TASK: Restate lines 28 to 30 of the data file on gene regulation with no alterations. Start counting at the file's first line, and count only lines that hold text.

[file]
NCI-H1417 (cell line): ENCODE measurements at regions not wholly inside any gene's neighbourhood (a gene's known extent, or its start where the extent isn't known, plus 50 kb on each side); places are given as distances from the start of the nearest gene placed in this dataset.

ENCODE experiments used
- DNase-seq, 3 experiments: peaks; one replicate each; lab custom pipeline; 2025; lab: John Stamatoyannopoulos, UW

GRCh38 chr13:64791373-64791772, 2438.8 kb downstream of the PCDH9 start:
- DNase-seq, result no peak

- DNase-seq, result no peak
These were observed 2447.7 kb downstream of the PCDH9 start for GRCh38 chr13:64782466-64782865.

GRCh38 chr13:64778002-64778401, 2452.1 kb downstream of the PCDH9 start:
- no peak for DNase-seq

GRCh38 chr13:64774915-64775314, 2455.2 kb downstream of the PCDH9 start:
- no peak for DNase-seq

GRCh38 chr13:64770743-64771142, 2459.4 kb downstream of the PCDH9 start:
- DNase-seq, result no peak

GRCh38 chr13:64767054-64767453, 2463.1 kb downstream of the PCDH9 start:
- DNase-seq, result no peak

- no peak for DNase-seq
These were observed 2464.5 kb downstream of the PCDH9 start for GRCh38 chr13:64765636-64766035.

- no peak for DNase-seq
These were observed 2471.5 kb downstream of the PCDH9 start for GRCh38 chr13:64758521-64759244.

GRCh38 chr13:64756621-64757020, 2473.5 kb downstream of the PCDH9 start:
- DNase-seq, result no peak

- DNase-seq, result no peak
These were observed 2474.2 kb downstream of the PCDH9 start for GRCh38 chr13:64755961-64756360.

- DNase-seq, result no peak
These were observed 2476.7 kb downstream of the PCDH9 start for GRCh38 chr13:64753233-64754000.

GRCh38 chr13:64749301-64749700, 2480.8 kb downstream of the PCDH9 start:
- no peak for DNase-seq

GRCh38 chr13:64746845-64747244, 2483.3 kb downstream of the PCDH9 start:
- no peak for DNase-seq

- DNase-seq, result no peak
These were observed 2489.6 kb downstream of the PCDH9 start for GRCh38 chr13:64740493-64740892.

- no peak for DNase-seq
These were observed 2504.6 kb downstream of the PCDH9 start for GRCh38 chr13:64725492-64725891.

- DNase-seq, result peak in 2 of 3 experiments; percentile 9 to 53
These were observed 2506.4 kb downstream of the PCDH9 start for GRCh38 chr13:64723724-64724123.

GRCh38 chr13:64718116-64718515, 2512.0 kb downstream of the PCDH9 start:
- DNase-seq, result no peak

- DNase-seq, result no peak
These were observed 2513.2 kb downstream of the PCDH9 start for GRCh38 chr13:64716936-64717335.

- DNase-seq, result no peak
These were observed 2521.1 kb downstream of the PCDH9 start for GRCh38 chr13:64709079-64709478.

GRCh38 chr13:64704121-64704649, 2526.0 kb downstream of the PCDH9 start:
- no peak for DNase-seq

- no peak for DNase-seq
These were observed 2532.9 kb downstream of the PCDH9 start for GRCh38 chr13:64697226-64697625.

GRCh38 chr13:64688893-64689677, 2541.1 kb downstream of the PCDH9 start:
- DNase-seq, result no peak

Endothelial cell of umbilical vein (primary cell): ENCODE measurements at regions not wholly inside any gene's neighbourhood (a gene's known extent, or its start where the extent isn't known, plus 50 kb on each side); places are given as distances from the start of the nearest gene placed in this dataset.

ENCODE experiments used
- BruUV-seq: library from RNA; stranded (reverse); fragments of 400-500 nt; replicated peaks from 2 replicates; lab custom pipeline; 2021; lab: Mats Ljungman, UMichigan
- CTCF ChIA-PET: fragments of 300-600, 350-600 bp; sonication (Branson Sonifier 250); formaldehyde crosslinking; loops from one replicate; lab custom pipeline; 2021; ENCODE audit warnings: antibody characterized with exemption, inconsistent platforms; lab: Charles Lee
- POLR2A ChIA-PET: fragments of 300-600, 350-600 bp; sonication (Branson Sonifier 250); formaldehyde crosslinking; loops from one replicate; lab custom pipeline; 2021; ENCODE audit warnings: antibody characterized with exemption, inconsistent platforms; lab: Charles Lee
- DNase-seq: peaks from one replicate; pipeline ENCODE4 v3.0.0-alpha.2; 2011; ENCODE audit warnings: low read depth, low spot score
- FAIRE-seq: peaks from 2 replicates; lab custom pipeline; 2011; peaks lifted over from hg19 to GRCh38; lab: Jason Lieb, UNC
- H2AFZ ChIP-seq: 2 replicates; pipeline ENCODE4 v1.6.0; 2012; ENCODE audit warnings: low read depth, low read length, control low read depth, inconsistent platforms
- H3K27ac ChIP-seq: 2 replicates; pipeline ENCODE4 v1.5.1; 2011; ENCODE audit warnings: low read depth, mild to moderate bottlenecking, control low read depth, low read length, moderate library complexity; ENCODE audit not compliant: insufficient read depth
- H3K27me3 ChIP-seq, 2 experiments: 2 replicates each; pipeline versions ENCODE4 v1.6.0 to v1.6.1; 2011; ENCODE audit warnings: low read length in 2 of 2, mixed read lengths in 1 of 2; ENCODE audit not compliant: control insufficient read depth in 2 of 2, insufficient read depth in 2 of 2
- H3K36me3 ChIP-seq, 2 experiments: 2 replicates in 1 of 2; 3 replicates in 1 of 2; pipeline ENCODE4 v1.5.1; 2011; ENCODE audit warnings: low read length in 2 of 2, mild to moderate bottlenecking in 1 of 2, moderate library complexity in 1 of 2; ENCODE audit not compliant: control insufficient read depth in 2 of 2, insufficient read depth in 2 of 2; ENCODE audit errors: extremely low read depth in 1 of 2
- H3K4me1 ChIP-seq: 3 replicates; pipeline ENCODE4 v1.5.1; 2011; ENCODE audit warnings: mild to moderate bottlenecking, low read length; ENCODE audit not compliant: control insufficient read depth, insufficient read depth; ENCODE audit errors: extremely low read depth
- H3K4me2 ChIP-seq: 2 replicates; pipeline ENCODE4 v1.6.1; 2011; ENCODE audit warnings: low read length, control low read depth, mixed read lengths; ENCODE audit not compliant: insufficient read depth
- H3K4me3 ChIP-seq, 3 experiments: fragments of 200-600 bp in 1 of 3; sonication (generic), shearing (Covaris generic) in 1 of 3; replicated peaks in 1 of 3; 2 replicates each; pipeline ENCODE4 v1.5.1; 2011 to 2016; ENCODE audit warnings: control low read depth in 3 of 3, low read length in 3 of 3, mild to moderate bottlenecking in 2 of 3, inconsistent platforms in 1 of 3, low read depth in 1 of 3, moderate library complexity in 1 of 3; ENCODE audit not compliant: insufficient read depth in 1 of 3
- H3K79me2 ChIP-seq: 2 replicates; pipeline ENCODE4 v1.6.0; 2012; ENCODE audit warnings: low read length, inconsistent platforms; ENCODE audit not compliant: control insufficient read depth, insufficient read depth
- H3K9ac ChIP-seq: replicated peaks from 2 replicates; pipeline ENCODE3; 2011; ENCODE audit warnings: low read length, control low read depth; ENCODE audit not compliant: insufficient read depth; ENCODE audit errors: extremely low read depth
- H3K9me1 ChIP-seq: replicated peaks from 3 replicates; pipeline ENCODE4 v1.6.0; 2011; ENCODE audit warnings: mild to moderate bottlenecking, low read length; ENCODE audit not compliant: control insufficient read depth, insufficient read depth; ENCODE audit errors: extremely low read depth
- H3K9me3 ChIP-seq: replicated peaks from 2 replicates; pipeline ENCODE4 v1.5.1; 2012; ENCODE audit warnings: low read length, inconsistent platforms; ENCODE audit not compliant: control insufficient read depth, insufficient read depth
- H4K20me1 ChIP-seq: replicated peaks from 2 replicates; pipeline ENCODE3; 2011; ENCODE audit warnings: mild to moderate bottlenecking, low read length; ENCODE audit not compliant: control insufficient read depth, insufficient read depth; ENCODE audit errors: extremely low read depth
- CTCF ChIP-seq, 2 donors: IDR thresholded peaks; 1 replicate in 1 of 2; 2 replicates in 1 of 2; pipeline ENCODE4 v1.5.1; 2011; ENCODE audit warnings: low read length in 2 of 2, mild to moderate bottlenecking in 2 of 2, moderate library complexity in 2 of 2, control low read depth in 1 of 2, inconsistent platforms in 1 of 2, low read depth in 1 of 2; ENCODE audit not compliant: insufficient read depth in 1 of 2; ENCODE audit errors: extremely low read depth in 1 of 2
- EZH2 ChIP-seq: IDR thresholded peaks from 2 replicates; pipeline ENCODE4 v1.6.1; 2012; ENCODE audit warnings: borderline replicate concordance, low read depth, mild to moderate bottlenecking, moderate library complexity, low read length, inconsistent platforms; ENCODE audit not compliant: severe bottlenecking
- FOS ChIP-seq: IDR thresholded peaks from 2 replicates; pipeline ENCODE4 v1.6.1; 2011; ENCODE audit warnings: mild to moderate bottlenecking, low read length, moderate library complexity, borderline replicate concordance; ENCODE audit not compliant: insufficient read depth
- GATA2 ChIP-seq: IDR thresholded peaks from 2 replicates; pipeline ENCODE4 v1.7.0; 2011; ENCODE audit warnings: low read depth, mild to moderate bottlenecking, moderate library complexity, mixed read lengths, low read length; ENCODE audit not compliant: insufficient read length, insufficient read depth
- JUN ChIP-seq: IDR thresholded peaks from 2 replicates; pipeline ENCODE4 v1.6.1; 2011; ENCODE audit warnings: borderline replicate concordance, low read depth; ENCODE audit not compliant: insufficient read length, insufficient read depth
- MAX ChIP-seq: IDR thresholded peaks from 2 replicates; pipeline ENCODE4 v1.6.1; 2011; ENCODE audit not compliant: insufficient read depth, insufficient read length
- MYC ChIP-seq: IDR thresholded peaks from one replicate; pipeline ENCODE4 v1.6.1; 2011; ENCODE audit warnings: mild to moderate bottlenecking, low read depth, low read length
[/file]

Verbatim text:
GRCh38 chr13:64746845-64747244, 2483.3 kb downstream of the PCDH9 start:
- no peak for DNase-seq

- DNase-seq, result no peak